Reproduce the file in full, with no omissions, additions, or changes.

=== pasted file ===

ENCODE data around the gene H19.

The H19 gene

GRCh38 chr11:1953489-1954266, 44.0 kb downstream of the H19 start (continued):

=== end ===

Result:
ENCODE data around the gene H19.

The H19 gene

GRCh38 chr11:1953489-1954266, 44.0 kb downstream of the H19 start (continued):